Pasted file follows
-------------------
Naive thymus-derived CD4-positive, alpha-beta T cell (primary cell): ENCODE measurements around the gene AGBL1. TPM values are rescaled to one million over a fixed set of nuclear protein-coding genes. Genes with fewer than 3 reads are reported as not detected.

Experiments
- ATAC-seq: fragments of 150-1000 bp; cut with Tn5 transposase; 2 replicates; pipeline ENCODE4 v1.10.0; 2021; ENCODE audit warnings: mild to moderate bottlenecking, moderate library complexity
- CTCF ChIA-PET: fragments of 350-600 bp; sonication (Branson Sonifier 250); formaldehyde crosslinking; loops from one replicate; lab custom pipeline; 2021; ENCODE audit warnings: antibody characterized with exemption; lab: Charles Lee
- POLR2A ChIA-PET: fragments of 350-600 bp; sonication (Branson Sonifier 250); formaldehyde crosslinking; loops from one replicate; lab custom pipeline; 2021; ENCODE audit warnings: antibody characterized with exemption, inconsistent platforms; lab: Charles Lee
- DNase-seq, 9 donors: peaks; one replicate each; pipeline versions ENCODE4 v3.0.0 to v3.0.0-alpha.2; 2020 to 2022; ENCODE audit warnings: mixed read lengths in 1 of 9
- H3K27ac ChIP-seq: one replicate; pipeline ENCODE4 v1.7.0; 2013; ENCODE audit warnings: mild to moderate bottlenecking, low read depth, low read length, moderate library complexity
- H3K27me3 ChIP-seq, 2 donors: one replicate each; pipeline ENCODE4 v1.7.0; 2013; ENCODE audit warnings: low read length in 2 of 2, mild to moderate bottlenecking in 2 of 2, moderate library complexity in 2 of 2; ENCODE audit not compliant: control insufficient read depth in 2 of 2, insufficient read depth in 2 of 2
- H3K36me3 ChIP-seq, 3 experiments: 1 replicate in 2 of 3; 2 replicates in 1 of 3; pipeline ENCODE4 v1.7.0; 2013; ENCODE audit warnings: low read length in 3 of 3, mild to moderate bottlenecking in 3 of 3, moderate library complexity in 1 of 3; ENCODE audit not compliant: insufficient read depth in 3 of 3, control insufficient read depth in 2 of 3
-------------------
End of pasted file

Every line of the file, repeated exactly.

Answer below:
Naive thymus-derived CD4-positive, alpha-beta T cell (primary cell): ENCODE measurements around the gene AGBL1. TPM values are rescaled to one million over a fixed set of nuclear protein-coding genes. Genes with fewer than 3 reads are reported as not detected.

Experiments
- ATAC-seq: fragments of 150-1000 bp; cut with Tn5 transposase; 2 replicates; pipeline ENCODE4 v1.10.0; 2021; ENCODE audit warnings: mild to moderate bottlenecking, moderate library complexity
- CTCF ChIA-PET: fragments of 350-600 bp; sonication (Branson Sonifier 250); formaldehyde crosslinking; loops from one replicate; lab custom pipeline; 2021; ENCODE audit warnings: antibody characterized with exemption; lab: Charles Lee
- POLR2A ChIA-PET: fragments of 350-600 bp; sonication (Branson Sonifier 250); formaldehyde crosslinking; loops from one replicate; lab custom pipeline; 2021; ENCODE audit warnings: antibody characterized with exemption, inconsistent platforms; lab: Charles Lee
- DNase-seq, 9 donors: peaks; one replicate each; pipeline versions ENCODE4 v3.0.0 to v3.0.0-alpha.2; 2020 to 2022; ENCODE audit warnings: mixed read lengths in 1 of 9
- H3K27ac ChIP-seq: one replicate; pipeline ENCODE4 v1.7.0; 2013; ENCODE audit warnings: mild to moderate bottlenecking, low read depth, low read length, moderate library complexity
- H3K27me3 ChIP-seq, 2 donors: one replicate each; pipeline ENCODE4 v1.7.0; 2013; ENCODE audit warnings: low read length in 2 of 2, mild to moderate bottlenecking in 2 of 2, moderate library complexity in 2 of 2; ENCODE audit not compliant: control insufficient read depth in 2 of 2, insufficient read depth in 2 of 2
- H3K36me3 ChIP-seq, 3 experiments: 1 replicate in 2 of 3; 2 replicates in 1 of 3; pipeline ENCODE4 v1.7.0; 2013; ENCODE audit warnings: low read length in 3 of 3, mild to moderate bottlenecking in 3 of 3, moderate library complexity in 1 of 3; ENCODE audit not compliant: insufficient read depth in 3 of 3, control insufficient read depth in 2 of 3